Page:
a sophomore, both she and her hus
band returning to college the .next
yedr. Mr. Turner graduated from
the Duke law school last year, and is
now practing law with his father,
W- D. Turner, former Lieutenant-
Governor of North Carolina.
Other seniors initiated into the
bational scholarship fraternity are:
Miss Alice Judd, Varina; \V. Free
man Twaddell, Durham; W. R.
Blakeney, Monroe; W. C. Maxwell,
Goldsboro: Miss Elizabeth' Morrlss,
Orford, Miss Elizabeth Roberts, New
Bern; F. G. Slaughter, Berea; Earl
P. McFee, Asheville; and JR L.
Southern Methodism Had No Part in
Attack on Smith.
Now York, Nov. 10.—Bishop James
Cannon, Jr,, champion of the commis
sion on temperance and social service
of the Methodjst Episcopal Church,
South, tonight issued a statement
pointing out that his commission had
no connection with the board of tem
perance. prohibition and public morals
of the Methodist Kpihcopal Church,
whi<h recently attacked the proposed
candidacy of Governor Smith, of New
York, for the presidency.
Bishop Cannon, however, criticised
Governor Smith for hte stand against
prohibition. He declared it was [‘un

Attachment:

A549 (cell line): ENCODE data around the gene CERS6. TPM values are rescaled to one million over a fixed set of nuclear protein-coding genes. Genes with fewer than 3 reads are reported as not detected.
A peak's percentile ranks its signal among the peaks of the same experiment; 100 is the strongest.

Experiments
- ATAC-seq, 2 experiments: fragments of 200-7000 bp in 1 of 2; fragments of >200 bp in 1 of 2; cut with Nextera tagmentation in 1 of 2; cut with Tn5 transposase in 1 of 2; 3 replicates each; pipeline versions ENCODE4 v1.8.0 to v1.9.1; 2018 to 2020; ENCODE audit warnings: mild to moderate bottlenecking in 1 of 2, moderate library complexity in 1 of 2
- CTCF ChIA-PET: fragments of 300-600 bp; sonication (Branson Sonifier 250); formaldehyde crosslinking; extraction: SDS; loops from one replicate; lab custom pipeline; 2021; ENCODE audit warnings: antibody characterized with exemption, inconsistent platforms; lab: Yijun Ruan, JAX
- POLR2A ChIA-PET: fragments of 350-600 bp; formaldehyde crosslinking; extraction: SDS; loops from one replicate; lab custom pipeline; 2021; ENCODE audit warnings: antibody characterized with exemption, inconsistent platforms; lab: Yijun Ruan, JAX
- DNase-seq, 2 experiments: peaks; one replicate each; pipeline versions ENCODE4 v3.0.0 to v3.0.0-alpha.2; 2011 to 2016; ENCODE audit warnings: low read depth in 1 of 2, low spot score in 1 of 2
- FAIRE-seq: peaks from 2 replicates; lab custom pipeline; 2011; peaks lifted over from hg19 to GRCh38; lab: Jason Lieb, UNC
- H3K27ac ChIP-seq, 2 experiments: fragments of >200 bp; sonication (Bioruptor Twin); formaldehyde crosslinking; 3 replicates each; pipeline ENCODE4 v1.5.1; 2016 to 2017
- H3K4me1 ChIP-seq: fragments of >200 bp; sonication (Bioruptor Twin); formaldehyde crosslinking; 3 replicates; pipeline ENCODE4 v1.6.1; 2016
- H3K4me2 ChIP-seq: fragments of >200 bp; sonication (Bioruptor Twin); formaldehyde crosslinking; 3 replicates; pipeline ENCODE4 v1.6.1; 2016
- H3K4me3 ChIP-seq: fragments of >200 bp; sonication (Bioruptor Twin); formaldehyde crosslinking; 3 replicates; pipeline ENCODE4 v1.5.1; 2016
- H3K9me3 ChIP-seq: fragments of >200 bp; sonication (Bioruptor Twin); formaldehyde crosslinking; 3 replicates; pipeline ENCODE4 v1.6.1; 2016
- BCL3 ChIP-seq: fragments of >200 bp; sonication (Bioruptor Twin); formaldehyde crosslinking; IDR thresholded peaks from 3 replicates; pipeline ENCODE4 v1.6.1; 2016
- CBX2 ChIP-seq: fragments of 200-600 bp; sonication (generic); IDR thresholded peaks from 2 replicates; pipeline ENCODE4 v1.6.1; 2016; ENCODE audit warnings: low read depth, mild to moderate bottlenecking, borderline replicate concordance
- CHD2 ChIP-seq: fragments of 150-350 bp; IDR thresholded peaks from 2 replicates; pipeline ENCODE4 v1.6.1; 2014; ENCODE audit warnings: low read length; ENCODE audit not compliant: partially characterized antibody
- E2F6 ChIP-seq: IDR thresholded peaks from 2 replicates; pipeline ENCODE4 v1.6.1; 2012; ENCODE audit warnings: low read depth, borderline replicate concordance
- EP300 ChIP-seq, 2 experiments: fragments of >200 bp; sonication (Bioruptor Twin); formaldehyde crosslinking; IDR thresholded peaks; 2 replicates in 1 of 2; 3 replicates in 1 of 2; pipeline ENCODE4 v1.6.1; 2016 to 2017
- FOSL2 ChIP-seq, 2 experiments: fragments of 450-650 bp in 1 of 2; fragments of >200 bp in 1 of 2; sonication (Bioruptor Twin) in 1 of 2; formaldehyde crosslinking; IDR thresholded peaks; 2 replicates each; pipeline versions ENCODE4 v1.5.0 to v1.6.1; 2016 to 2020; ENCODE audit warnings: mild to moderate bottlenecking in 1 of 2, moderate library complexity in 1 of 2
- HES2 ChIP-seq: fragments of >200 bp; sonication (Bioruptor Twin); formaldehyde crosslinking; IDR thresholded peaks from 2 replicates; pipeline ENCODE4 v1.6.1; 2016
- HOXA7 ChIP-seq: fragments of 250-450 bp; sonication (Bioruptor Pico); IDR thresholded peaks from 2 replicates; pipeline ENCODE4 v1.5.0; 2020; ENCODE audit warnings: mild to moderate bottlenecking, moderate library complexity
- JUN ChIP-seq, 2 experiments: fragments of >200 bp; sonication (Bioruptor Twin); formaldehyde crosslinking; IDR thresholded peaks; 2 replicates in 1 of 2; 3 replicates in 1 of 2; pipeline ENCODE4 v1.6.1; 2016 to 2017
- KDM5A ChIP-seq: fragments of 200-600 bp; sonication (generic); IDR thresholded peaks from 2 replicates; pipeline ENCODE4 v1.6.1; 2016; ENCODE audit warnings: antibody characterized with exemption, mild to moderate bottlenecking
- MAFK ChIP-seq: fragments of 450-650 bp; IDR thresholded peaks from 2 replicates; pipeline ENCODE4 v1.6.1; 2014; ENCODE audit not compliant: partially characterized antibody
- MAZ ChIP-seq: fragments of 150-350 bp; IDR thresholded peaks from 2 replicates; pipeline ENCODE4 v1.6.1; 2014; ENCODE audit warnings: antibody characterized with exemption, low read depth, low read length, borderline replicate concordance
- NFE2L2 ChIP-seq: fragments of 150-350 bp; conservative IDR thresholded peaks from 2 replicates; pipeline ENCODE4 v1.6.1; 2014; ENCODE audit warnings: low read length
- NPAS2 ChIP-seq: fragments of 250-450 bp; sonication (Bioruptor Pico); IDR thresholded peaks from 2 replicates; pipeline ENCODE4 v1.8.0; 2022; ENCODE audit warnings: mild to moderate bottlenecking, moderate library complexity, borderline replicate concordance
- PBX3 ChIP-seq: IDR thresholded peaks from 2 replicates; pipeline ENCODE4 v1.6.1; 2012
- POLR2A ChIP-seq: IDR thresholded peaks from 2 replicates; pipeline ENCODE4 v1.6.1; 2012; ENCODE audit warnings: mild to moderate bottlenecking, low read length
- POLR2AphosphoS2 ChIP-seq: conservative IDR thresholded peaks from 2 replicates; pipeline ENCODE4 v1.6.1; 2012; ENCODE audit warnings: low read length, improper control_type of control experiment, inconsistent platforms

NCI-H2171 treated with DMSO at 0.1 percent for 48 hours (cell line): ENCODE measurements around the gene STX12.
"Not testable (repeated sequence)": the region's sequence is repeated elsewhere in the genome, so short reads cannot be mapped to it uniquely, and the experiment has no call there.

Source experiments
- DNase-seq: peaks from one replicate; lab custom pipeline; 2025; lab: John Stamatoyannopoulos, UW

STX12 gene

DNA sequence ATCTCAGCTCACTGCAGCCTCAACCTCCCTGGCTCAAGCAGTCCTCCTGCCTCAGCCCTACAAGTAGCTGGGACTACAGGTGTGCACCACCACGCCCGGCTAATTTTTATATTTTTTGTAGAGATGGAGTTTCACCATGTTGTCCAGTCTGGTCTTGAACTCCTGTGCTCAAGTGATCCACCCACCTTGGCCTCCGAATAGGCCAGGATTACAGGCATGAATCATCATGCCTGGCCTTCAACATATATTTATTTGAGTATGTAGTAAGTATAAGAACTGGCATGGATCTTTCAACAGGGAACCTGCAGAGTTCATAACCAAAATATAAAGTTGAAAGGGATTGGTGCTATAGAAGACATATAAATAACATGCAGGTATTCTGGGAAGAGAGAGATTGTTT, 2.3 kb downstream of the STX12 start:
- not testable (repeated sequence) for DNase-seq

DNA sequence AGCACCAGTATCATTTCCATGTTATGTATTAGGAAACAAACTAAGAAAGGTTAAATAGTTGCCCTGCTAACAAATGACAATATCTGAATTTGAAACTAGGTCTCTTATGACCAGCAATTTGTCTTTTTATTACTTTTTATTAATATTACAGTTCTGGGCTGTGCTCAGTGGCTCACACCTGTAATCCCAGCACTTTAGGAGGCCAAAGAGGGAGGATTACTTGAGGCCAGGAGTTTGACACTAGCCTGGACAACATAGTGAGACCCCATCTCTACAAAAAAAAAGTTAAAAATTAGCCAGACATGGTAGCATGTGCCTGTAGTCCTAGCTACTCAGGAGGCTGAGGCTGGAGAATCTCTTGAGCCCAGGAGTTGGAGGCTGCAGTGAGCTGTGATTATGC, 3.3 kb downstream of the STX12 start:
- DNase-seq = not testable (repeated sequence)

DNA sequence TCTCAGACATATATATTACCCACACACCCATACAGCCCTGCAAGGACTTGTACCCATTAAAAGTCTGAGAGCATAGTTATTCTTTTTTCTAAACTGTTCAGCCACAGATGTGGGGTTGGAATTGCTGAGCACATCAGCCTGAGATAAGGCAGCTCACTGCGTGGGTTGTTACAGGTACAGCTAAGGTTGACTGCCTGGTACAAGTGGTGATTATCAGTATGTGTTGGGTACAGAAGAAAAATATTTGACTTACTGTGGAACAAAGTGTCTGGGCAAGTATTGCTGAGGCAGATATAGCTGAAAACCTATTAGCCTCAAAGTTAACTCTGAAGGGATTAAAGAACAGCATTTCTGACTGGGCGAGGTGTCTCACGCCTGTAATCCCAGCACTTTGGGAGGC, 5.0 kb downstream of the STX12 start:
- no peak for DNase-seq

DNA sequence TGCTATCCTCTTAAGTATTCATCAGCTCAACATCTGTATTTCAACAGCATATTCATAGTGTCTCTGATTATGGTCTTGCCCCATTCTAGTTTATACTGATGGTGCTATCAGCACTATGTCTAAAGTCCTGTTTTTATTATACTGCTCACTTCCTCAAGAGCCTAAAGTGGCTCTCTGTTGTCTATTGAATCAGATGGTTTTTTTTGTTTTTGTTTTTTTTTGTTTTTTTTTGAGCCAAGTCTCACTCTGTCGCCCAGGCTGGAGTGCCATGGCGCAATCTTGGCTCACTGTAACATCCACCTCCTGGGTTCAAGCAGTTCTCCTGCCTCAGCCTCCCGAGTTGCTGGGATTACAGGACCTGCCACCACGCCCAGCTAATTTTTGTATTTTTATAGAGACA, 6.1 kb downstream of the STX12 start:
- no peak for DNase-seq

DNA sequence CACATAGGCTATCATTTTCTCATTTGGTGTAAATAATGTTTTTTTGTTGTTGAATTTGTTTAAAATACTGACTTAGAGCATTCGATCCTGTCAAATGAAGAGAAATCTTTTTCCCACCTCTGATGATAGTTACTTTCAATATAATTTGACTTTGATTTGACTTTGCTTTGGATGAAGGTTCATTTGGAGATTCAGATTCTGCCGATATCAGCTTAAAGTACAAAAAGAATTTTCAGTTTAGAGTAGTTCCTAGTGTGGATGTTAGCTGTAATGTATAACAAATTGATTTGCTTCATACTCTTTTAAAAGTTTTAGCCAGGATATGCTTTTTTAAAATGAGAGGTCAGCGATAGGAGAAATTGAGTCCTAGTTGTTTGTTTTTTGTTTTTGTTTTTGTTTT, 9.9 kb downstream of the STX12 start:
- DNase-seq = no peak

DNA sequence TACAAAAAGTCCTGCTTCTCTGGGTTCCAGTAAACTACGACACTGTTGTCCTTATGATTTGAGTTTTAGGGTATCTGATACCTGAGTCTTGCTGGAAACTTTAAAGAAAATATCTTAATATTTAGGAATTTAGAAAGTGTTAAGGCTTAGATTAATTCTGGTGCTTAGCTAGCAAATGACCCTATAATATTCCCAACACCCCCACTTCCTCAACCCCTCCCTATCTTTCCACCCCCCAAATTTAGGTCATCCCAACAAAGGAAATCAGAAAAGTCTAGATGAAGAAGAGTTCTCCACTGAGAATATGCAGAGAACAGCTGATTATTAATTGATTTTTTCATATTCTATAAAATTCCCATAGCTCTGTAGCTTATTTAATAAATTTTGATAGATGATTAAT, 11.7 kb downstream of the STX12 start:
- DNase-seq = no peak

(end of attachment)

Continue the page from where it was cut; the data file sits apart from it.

thinkable that a southern Democrat
-approving the national prohibition
law would support Governor Smith
“The break down in law enforce
ment in New York is directly attri
butable to the position of Governor
Smith in the prohibition law,’*, he
BoU Weevil Don’t Bother This Fanner
Fayetteville, N. C„ Nov. 20.— <JP> —
Tbit the boll weevil has made cotton
forming a precarious business in Cum
bertnnd county seems to be absolutely
contradicted by the record made this
year by Adam Williams, of this coun
On 12 acres which he cultivated
himself, Mr. Williams this ytar made
8,600 pounds of lint cotton, some
thing more than 17 bales; and the
average on the remainder of hia
farm, cultivated by a tenant, was more
than « 600-pound bale to the acre*
Mr. Williams is a quiet, hardwork
*“* » nd > forming on .*
whht, 16 years ago, was known na
pdor, handy land.